The brick and plastering work should be carried out by skilled masons in the best workmanship manner.
Bond of brick work should be properly maintained.
Efflorescence is removed by rubbing brushes on the damaged surface. A solution of one part of hydrochloric acid or sulphuric acid and five parts of clean water is prepared and it is applied with the help of brushes on the affected area. The surface is then washed with clean water. It should, however be remembered that it is desirable to prevent efflorescence than to cure it. Building material should be selected of superior quality and suitable methods of construction should be employed.
Water should not be used to wash the surface so as to remove efflorescence. In that case, soluble salts will be partly carried inside the surface and efflorescence will appear again. For this purpose, the deposit is brushed off from the surface as it appears and the surface is kept under observation for a further period of few days. After curing, if efflorescence appears again it is removed with a dry brush and the process is repeated till all the soluble salts are removed under the conditions of normal drying. It is advisable to postpone painting till efflorescence ceases.
Bricks of superior nature should only be used for brick work.
Water free from salts should be used for brick work and plastering work.
The surface to be plastered should be well watered so that it may not absorb water from the plaster.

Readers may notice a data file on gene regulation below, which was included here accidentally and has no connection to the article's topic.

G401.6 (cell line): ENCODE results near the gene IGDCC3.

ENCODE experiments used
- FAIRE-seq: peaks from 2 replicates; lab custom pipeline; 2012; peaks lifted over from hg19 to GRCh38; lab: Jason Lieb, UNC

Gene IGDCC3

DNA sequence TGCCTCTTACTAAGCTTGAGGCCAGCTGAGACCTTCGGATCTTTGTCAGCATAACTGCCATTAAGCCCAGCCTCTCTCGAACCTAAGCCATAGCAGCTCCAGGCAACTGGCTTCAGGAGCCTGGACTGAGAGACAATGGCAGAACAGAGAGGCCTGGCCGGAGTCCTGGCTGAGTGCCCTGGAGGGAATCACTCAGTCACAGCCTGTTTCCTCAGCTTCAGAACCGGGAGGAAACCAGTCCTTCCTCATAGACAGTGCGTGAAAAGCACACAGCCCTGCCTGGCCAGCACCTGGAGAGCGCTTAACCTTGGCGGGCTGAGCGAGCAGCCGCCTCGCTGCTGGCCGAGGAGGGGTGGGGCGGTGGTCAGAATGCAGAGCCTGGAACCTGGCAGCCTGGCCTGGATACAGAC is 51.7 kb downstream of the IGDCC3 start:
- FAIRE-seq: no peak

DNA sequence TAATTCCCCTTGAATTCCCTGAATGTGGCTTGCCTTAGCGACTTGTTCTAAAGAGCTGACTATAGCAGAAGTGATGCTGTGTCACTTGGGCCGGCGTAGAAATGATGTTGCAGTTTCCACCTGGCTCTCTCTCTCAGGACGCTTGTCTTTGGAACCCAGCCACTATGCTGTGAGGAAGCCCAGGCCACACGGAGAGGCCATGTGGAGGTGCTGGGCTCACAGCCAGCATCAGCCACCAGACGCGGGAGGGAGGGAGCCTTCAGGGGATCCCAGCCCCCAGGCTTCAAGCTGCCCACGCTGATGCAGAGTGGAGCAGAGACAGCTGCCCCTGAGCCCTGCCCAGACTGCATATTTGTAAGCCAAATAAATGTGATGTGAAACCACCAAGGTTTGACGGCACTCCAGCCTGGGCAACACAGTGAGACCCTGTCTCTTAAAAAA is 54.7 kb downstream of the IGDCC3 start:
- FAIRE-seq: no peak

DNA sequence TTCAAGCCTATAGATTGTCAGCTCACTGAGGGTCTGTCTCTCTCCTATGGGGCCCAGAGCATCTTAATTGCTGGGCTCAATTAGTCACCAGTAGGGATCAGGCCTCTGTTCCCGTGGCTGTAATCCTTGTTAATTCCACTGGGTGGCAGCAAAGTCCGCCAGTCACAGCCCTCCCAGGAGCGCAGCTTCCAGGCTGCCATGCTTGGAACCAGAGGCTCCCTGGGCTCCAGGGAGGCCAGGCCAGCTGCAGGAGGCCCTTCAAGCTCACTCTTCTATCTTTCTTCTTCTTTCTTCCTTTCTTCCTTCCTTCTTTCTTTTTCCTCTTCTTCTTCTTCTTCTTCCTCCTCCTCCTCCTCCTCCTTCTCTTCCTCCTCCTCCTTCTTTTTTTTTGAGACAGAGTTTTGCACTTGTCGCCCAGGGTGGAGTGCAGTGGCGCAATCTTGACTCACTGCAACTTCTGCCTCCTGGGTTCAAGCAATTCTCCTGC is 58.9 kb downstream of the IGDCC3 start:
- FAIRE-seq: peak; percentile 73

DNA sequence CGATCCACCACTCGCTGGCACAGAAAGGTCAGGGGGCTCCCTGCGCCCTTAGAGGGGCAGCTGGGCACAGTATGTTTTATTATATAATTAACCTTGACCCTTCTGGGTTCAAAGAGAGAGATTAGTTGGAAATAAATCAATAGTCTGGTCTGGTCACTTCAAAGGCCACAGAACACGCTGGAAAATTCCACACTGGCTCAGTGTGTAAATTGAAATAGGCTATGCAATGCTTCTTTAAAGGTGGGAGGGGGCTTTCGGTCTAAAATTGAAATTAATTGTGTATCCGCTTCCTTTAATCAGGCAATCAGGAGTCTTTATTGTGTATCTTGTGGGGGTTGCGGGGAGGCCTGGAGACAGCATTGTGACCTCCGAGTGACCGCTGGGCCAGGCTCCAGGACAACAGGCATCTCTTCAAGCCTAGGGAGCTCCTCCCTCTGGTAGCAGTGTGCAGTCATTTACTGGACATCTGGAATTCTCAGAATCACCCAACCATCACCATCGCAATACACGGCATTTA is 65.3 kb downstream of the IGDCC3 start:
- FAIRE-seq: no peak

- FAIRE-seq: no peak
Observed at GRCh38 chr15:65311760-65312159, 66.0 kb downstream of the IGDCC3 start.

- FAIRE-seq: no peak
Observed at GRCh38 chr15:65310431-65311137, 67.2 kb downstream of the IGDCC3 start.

Excessive trowelling should be avoided.
Damp-proof courses should be provided at convenient places in the building.
The overall construction should be such that penetration of moisture is prevented.
Fresh plastered surfaces should be protected from the superfluous quantity of water such as rain and excessive heat such as sun.
The concrete surface which is generally plain and smooth should be hacked to form kay when the concrete is green i.e. the moment the shutters are removed. However, this point is generally neglected and the work of plastering is taken up in a hurry on the surfaces a it is or with slight hacking. This will lead to peeling at later stage.
If the surface is not properly hacked, there are two alternatives to make the surface rough:
Clean the surface by water so as to keep surface wet & an acid treatment with 1 part of muriatic acid diluted in 10 to 20 parts of water applied on the surface. More than one coat may be necessary. After this treatment the wall should be washed through with water to remove all traces of acid.
Sometimes, some surfaces cannot be roughened by acid also and the better method would be a spatter dash key.
What is Spatter Dash?
It simply means a rich mixture of Portland cement and coarse sand thrown onto a background by a trowel, scoop, or other appliance so as to form a thin, coarse-textured of continuous coating. As a preliminary treatment, before rendering, it assists bonding of the undercoat to the background, improves resistance to rain penetration, and evens out the suction of variable backgrounds.
In this method a mixture of coarse sand (8mm and below) mixed to cement in the ratio of 1:1.5 and water equal to 0.5 part by total volume is dashed on the walling in an un-even manner. Where sharp sand is difficult to obtain, crushed hard stone (with fine particles eliminated) can also be used.
The water content will vary with the type of aggregate. The dry materials must be mixed thoroughly & then water gradually added. The mixture must be continually stirred during use.
The spatter dash need not cover every piece of surfaces and it is an advantage if parts of surface are not covered. The main object is to form a large number of small humps of mortar so as to make surface as irregular as possible. The thickness of spatter dash may be limited to 10 mm. On allowing 2 to 3 days with good curing; further work can be taken up. Of all the methods to provide a key, the spatter dash method is to be preferred in practically all cases.
In brickwork, raking of joints on the finished side should be done as soon as the day’s brickwork is over to provide effective keys for holding the plaster.